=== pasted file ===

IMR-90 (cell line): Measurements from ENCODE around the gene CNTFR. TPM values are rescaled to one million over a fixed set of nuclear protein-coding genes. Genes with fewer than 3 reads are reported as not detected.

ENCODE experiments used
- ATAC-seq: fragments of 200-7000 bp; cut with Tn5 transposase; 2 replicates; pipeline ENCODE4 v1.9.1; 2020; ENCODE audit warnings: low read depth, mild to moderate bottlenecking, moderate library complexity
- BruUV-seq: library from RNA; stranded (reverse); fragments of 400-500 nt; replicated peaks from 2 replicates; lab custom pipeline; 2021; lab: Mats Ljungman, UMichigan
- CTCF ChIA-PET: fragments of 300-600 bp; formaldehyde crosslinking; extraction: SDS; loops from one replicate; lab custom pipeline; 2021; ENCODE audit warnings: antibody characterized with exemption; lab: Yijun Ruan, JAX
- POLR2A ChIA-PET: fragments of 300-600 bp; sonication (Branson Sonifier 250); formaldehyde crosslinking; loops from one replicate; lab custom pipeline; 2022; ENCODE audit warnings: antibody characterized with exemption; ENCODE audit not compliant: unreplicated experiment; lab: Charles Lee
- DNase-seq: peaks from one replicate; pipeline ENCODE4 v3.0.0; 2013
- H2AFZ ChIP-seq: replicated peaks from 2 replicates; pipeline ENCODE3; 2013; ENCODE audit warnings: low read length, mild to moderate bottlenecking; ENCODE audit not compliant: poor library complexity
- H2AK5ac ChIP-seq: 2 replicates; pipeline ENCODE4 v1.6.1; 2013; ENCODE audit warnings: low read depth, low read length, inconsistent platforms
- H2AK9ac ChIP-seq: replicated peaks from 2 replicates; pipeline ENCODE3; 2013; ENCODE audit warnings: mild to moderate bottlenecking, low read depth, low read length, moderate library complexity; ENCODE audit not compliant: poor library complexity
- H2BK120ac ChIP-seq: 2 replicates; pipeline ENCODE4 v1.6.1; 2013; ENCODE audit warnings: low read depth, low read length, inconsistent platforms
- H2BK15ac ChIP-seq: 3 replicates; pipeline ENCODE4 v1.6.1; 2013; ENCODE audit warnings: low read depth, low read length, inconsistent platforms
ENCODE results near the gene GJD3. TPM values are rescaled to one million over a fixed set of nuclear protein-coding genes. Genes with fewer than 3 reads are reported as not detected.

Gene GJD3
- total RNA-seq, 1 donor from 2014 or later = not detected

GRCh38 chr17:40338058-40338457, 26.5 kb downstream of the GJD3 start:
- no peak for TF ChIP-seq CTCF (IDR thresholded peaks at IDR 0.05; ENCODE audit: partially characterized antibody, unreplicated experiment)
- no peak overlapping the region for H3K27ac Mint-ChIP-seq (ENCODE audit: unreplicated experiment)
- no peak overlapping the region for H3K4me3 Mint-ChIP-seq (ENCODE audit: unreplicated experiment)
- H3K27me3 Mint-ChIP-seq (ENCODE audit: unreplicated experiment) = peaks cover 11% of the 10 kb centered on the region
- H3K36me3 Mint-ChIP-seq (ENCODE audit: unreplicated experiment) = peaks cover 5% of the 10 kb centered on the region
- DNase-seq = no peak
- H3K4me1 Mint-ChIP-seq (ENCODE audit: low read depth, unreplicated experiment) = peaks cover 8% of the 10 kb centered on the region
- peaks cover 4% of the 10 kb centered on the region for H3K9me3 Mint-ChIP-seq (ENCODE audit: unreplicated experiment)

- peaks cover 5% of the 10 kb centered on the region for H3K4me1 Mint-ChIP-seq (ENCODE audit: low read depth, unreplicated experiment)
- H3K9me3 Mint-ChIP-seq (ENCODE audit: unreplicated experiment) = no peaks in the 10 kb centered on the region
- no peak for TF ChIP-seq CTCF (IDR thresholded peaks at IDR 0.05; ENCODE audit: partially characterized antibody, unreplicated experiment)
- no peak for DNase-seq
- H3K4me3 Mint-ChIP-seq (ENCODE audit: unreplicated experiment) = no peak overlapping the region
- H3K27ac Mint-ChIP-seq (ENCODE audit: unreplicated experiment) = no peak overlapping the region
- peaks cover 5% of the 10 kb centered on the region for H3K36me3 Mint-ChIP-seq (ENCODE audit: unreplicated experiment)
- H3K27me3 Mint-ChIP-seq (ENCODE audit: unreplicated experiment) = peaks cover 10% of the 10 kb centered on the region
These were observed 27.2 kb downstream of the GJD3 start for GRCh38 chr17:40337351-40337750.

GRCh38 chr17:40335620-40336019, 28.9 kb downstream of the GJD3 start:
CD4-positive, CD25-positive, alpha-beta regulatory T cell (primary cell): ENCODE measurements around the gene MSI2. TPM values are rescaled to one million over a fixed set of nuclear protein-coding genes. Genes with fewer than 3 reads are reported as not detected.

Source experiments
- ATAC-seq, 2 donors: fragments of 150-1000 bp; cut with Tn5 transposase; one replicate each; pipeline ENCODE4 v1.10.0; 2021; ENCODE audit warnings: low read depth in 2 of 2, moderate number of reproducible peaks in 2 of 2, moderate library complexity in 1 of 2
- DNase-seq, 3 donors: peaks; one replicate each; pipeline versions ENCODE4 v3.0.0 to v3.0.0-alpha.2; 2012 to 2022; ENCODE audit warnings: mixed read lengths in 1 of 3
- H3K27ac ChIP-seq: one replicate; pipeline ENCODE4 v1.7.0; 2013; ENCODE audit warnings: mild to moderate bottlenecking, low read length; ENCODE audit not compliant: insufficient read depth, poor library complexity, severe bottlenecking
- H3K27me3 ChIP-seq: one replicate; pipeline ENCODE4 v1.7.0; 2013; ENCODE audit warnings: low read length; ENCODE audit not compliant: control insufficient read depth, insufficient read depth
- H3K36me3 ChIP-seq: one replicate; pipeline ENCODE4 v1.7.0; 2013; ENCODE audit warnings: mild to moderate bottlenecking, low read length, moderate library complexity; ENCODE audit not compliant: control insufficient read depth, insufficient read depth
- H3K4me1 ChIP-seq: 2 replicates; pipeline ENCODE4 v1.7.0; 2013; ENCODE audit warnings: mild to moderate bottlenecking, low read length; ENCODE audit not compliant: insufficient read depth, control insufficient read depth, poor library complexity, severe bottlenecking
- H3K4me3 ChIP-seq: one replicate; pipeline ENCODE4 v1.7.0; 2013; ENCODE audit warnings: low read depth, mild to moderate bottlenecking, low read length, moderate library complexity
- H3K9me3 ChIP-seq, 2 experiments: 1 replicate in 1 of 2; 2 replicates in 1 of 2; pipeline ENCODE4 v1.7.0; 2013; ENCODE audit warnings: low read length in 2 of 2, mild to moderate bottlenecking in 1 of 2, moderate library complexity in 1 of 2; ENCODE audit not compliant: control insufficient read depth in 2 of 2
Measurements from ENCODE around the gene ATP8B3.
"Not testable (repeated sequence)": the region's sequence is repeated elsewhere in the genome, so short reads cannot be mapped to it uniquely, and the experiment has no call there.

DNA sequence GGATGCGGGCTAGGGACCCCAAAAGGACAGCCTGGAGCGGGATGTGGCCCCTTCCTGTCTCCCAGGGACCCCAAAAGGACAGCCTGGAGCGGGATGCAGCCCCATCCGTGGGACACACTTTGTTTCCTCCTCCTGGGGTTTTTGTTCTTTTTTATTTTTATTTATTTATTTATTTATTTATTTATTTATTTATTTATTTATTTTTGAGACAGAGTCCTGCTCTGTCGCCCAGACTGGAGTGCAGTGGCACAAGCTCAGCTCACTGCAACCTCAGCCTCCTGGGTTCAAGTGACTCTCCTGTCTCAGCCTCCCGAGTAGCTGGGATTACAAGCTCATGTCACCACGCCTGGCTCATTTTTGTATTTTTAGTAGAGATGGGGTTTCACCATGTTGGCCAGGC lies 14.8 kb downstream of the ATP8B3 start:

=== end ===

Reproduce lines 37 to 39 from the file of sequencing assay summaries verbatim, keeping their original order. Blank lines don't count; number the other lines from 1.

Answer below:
- ATAC-seq, 2 donors: fragments of 150-1000 bp; cut with Tn5 transposase; one replicate each; pipeline ENCODE4 v1.10.0; 2021; ENCODE audit warnings: low read depth in 2 of 2, moderate number of reproducible peaks in 2 of 2, moderate library complexity in 1 of 2
- DNase-seq, 3 donors: peaks; one replicate each; pipeline versions ENCODE4 v3.0.0 to v3.0.0-alpha.2; 2012 to 2022; ENCODE audit warnings: mixed read lengths in 1 of 3
- H3K27ac ChIP-seq: one replicate; pipeline ENCODE4 v1.7.0; 2013; ENCODE audit warnings: mild to moderate bottlenecking, low read length; ENCODE audit not compliant: insufficient read depth, poor library complexity, severe bottlenecking